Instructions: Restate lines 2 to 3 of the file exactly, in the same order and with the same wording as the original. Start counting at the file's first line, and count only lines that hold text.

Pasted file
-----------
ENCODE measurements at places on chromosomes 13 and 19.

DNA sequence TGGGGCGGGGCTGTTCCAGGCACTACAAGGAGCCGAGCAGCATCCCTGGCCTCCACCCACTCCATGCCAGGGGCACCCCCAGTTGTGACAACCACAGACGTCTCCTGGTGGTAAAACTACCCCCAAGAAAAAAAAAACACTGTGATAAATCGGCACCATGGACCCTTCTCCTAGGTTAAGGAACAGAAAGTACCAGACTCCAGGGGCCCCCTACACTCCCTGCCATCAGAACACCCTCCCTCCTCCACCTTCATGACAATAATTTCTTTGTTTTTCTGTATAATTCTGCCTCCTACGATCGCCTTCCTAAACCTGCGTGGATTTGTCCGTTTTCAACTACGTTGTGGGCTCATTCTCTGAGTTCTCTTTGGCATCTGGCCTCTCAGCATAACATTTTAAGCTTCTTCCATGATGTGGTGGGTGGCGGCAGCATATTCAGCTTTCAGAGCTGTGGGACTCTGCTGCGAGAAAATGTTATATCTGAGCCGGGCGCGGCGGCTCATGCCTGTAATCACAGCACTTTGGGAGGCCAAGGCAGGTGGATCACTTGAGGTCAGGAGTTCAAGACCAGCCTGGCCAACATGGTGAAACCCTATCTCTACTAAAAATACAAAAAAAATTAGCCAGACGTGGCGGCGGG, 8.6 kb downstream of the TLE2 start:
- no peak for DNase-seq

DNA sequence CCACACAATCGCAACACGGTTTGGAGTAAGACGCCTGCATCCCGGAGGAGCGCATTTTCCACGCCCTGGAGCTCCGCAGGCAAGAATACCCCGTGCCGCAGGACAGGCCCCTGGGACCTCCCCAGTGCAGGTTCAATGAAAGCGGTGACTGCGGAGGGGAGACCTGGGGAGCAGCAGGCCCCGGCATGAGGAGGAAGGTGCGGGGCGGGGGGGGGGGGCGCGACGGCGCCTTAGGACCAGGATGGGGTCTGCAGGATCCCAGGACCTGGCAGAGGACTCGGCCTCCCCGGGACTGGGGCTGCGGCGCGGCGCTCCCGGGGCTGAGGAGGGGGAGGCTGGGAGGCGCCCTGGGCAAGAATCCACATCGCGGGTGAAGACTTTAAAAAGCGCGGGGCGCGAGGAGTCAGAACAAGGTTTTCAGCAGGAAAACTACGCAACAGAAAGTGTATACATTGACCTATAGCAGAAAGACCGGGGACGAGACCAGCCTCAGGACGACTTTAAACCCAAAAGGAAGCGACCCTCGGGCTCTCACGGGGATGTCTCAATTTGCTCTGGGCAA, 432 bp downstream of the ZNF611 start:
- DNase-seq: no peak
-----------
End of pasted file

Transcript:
DNA sequence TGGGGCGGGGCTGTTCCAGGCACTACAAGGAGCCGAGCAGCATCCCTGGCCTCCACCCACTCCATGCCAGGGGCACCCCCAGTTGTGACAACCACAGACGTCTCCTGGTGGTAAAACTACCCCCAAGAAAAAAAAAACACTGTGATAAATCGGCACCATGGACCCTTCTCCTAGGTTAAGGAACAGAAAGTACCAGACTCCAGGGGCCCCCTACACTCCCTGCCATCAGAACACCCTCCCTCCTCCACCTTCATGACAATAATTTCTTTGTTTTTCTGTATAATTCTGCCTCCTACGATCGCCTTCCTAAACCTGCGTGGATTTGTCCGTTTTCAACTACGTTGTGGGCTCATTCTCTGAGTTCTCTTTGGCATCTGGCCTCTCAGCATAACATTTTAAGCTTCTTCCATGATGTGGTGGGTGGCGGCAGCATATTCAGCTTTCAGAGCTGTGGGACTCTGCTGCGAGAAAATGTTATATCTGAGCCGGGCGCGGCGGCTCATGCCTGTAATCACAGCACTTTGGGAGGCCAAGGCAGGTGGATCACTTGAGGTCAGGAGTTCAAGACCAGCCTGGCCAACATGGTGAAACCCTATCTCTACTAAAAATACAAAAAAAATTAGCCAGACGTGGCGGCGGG, 8.6 kb downstream of the TLE2 start:
- no peak for DNase-seq